Joshua Tree National Park’s wildlife ecologist, Michael Vamstad, travelled to Lima, Peru as part of an Embassy Science Fellowship this past fall. These fellowships are to assist foreign countries with expertise and to encourage bilateral collaboration on scientific, technological, environmental or health issues. The Embassy Science Fellows program has contributed to policy development and collaboration with host governments, universities and other organizations.
Michael’s fellowship began by working with the managers at El Servicio Nacional de Áreas Naturales Protegidas por el Estado. Also known as SERNANP, it is the Peruvian governmental agency much like National Park Service in the United States. Although small in comparison to the National Park system, many of the goals of preservation and protection are the same. Peru is incredibly diverse with protected areas in the Amazon basin rainforests as well as in one of the driest deserts in the world, the Atacama. In all, just over 17% (48 million acres) of the country is under protection with 6% being National Parks.
One of Michael’s tasks was to review the research permitting process in Peruvian Protected Natural Areas (ANPs). This plan included a comprehensive examination of the permitted research in ANPs from the previous five years and then made recommendations for improvement. Michael also reviewed the process for applying for research permits and looked for opportunities where it could be improved and made more efficient.
Michael also provided the management at SERNANP with recommendations relating to designing a research application website and ways to determine limits on specimen collecting by scientists. Finally, Michael reviewed a draft research guide and translated the guide into English to promote understanding of the process for foreign, non-Spanish speaking researchers looking to do projects in Peruvian ANPs.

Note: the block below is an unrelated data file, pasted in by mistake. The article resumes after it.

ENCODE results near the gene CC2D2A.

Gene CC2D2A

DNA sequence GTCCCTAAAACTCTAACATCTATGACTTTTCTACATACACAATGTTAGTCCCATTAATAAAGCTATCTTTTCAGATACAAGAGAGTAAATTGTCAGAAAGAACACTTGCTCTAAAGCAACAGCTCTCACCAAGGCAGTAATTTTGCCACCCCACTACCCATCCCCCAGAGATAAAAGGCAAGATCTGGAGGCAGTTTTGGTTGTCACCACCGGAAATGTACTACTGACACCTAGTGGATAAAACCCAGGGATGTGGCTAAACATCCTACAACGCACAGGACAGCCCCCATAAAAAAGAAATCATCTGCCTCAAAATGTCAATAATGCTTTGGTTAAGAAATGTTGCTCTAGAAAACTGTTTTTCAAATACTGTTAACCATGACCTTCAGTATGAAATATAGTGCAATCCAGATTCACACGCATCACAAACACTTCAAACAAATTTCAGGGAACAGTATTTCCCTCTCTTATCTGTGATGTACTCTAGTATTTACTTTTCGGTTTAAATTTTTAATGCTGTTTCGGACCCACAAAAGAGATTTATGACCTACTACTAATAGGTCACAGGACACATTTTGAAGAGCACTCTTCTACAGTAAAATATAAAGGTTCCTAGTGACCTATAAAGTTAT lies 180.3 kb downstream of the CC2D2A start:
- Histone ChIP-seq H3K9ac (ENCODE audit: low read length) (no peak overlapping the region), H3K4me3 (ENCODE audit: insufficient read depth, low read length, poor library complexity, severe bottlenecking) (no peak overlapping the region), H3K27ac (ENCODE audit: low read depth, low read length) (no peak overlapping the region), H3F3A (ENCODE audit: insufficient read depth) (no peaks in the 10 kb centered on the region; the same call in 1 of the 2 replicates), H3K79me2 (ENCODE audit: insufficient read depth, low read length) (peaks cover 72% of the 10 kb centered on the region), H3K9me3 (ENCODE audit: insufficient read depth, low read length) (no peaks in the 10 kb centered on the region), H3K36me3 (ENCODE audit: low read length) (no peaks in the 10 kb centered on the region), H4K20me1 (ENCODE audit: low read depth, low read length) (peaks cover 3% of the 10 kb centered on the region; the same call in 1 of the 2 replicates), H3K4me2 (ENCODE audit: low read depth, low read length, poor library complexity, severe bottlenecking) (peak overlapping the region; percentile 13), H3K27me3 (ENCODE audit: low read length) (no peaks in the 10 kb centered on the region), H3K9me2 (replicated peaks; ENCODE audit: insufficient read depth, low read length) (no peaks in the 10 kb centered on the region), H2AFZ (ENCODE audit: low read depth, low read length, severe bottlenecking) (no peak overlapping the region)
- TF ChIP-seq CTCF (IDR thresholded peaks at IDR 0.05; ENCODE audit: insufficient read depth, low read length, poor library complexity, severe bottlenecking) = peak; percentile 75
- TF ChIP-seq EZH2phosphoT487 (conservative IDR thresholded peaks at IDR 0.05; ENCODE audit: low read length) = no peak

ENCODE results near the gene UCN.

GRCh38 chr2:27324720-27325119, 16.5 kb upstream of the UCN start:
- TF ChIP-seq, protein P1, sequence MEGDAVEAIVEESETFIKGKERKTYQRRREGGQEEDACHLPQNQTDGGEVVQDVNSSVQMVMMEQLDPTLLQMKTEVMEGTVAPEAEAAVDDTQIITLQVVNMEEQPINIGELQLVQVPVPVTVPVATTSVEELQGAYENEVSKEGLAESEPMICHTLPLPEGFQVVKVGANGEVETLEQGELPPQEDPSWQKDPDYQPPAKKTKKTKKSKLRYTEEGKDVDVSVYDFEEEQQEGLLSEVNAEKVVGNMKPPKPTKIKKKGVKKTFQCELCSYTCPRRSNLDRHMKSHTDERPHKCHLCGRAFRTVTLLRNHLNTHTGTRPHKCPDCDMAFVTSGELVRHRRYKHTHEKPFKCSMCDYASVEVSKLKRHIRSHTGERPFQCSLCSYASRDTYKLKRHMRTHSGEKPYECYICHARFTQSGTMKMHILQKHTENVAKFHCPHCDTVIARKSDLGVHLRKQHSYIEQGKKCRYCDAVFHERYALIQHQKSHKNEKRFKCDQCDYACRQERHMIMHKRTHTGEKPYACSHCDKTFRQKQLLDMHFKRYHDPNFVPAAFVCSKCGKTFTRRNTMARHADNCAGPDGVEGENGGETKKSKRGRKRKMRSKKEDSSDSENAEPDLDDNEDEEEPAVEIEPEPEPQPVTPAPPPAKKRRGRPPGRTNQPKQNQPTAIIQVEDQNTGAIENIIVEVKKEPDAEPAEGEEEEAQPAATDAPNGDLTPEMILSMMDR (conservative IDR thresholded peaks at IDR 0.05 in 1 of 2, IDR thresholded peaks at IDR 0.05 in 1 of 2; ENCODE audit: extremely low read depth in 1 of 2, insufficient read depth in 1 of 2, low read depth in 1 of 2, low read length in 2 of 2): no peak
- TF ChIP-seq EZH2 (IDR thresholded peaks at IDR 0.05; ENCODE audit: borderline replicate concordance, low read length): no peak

In all, the fellowship was productive not only with the exchange of ideas regarding the management of scientific research between the National Park Service and SERNANP, but also to build on a cooperation regarding land management goals and the preservation of some of the world’s most precious natural areas.
Michael Vamstad has been working at Joshua Tree National Park in southern California since 2004. He started working for the park as the restoration ecologist and made the move to the park’s wildlife ecologist in 2007. While working for the National Park Service, Michael has been involved with many aspects of natural resource management including desert tortoise research, fire ecology, writing resource management plans, coordinating compliance activities and reviewing research applications.
Michael received his undergraduate degree in field biology and for over eight years he worked on seasonal research projects in California, Arizona, Rhode Island, Guam and Baja California, Mexico. While working for Joshua Tree National Park, he attended graduate school at the University of California – Riverside. In 2009, Michael received his Masters degree in Ecology by completing a thesis on small mammal and vegetation responses from wildfire. He has authored and co-authored professional journal articles on fire ecology, climate change monitoring strategies and climate change effects on desert plants and animals.
Michael is the son of Stuart and Patty Vamsted, Darlington and graduated from Darlington High School in 1992.